If you are unable to readily access good evidence for a nutritional substance, then it might mean an automatic assumption that “no evidence exists” to support a specific claim for a nutritional product.
Some parts of this article have been excerpted from the security newsletter “Ouch” and adapted for pharmacist use.
The article could be printed and stored in your security manual for added benefit.
The original article can be found at:
Editor's Note: Every now and then we publish excerpts from a US based pharmacy newsletter title "The Pharmacist Activist".
There are some philosophical similarities between this publication and i2P; its editor is a pharmacist named Daniel Hussar.
In this particular edition we note some US trends in respect of prescription plans.
Given that there are a number of dark forces working behind the scenes to introduce a health system to Australia similar to the U.S, we thought it might be informative to have a snapshot reference to understand what is actually meant by a managed prescription plan.
The recent attacks on the Australian health system through an extraordinary federal budget rationale that has the appearance of destroying Medicare, should be sufficient to put all health providers on guard.
For this current government, integrity seems to be a forgotten value.
Did you know that every $1.00 that businesses invest in mental health returns $2.30. This is the message from the recently launched “Heads Up” campaign. You can read more about the campaign and the concept of mentally health workplaces at http://www.headsup.org.au/. The website link also takes you to the report by PwC “Creating a mentally healthy working place – a return on investment analysis.”
An increasing number of community pharmacies are promoting 'hi-tech' naturopathy clinics inside their shops.
Customers seeking advice on "wellness" or those who want "natural treatment alternatives" are encouraged to use the services of these in-house “alternative therapists”.
Do pharmacists believe that naturopaths should be part of their patients’ treatment teams or are these clinics merely profit-seeking gimmicks?
Do you have a tough decision to make?
Or are you trying to build consensus among other employees?
If so, you might want to follow the way bees make their decisions, because according to researchers, human beings can learn volumes from bees when it comes to making group decisions.
Cornell University biologist Thomas Seely, in a Cornell Chronicle Online story by Susan S. Lang, explains how bees build coalitions until a quorum develops.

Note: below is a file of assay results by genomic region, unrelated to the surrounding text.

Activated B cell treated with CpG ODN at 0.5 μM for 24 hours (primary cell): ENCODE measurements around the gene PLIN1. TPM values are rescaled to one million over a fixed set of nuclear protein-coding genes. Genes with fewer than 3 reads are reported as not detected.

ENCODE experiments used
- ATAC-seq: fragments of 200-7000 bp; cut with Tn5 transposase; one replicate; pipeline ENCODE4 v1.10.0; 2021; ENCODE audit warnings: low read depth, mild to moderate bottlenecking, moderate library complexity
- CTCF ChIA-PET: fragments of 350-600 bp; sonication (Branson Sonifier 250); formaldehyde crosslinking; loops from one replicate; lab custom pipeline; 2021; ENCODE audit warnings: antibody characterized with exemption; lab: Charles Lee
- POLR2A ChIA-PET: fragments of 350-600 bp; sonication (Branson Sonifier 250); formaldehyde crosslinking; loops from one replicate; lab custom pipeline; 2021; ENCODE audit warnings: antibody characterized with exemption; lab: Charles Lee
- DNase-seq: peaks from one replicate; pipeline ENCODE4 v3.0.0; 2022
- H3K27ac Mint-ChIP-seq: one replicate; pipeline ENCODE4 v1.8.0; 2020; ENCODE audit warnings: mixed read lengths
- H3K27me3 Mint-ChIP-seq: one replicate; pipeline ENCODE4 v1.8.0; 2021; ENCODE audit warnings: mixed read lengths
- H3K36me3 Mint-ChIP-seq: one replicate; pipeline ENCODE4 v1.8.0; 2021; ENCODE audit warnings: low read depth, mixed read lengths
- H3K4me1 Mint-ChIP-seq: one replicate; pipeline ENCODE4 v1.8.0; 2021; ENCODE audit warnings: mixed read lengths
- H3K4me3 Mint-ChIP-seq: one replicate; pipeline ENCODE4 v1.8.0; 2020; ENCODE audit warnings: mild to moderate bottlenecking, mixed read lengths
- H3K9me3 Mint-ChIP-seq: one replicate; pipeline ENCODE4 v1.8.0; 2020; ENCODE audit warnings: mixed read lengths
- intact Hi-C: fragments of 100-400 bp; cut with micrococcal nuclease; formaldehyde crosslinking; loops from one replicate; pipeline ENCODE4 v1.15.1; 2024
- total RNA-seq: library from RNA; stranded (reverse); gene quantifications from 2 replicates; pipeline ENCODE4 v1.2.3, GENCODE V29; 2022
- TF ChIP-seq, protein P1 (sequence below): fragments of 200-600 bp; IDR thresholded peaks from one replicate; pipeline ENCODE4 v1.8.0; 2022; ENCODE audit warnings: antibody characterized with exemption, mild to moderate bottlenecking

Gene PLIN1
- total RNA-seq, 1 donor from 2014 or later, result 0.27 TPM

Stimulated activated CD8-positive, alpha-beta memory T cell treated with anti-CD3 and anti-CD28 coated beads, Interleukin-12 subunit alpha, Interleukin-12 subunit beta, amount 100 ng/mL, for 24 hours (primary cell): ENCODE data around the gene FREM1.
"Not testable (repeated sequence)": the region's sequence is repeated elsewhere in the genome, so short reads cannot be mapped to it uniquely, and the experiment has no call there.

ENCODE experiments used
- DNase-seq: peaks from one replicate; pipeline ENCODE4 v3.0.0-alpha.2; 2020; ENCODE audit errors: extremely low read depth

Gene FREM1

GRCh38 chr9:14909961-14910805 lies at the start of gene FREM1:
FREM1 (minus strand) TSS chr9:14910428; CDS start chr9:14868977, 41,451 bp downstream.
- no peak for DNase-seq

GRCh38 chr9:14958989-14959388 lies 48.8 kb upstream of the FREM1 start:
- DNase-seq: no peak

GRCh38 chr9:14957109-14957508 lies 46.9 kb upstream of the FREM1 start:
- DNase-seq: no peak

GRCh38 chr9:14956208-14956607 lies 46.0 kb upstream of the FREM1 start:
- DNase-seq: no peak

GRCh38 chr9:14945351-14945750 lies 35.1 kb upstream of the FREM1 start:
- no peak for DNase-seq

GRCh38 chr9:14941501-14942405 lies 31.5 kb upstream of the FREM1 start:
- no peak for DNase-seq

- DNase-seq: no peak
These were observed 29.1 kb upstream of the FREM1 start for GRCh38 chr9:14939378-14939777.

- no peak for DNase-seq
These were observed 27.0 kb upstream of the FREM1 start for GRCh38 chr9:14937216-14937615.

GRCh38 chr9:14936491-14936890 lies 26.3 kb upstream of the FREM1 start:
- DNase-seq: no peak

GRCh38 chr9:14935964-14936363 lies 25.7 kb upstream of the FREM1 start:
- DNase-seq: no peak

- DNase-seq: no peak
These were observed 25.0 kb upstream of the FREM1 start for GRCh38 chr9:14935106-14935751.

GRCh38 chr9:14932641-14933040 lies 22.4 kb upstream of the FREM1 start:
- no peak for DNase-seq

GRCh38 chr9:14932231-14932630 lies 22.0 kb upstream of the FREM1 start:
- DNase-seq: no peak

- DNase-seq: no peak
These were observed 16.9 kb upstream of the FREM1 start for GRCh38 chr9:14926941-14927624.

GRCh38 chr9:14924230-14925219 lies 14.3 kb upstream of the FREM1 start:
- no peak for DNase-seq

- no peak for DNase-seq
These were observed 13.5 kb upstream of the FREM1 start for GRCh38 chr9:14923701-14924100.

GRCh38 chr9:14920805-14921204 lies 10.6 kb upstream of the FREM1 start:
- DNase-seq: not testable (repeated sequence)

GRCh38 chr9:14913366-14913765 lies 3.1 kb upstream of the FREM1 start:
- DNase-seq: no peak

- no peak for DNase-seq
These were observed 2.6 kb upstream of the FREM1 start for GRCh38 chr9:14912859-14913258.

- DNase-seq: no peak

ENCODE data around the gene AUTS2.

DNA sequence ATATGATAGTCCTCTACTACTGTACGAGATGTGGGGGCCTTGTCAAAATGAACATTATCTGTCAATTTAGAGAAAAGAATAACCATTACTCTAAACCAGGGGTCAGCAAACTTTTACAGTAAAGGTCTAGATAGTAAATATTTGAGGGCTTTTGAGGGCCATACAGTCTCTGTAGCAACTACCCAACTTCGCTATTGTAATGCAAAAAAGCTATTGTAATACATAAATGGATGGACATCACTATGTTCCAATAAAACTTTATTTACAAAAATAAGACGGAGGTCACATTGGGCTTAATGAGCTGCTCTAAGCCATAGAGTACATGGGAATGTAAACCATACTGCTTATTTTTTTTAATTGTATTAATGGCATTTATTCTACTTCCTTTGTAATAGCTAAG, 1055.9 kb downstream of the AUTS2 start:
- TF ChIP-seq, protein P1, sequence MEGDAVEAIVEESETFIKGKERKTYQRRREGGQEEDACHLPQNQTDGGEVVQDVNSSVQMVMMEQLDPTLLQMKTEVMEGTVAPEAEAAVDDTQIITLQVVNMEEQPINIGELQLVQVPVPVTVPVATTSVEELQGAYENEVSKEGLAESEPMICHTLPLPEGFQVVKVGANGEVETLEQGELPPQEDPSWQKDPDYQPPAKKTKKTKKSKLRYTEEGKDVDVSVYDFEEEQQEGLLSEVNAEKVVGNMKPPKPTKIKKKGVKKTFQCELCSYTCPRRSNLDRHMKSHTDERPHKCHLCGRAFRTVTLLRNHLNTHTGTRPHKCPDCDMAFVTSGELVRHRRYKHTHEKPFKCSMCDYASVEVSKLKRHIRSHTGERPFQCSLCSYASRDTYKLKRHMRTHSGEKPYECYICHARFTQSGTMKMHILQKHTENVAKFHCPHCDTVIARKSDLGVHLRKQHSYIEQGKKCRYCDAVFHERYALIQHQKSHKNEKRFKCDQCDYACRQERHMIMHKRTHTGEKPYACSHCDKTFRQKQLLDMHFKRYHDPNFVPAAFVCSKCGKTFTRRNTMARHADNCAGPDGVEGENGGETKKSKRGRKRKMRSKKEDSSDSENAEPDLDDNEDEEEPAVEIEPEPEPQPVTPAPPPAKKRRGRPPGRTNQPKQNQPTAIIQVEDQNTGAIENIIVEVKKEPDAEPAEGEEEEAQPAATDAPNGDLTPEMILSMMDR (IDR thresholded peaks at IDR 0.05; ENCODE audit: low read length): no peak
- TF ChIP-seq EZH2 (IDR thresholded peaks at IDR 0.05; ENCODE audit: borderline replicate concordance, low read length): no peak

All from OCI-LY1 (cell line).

Seely says bees rely on disagreement and contest, whereas humans often rely on consensus and compromise.
I’ve been thinking about baseballs, moon shots, patients, and parades.
Between innings at a Mariners’ game, I got chatting with a visitor from New York about how in 1958, the Dodgers moved from Brooklyn to Los Angeles.
Adding injury to insult, I mentioned how their Hall of Fame centerfielder, Duke Snider, moved onto my block in the All-American City of Lynwood.Not good.
Clearly, the Bum’s abandoning Ebbets Field (with its left-field fence a healthy 348 feet from home plate) broke one kid’s heart, ruined his life, and was nothing short of unAmerican.
I2P has been reporting on a range of systems that are able to determine a biometric for a patient from a home environment or from a pharmacy clinical space.
Refinement of these systems has been continually occurring to a level where they can now be said to be equivalent in terms of quality results compared to the more elaborate (and expensive) pathology laboratory.
Mature forms of these systems will be reaching the local market around the end of 2014 to mid 2015 and they will enable clinical pharmacists to position themselves front and centre for the delivery of primary health care and self-care health models.
The existing pathology model will eventually be totally disrupted (and replaced by the various biometric systems that can be used directly by patients) because the extended event chain, (doctor collection, pathology courier pick-up and return electronic report, new patient appointment and interview), is vulnerable and costly.
With various co-payments proposed by government for doctor consultations and laboratory pathology tests, many patients will fall through the cracks.
Collaboration is an ideal promoted under the notion of better patient outcomes, the ability to share scarce financial resources to create a more fluid result.
Wikipedia provides the following definition:
Collaboration is working with each other to do a task and to achieve shared goals.
It is a recursive process where two or more people or organisations work together to realize shared goals, (this is more than the intersection of common goals seen in co-operative ventures, but a deep, collective determination to reach an identical objective).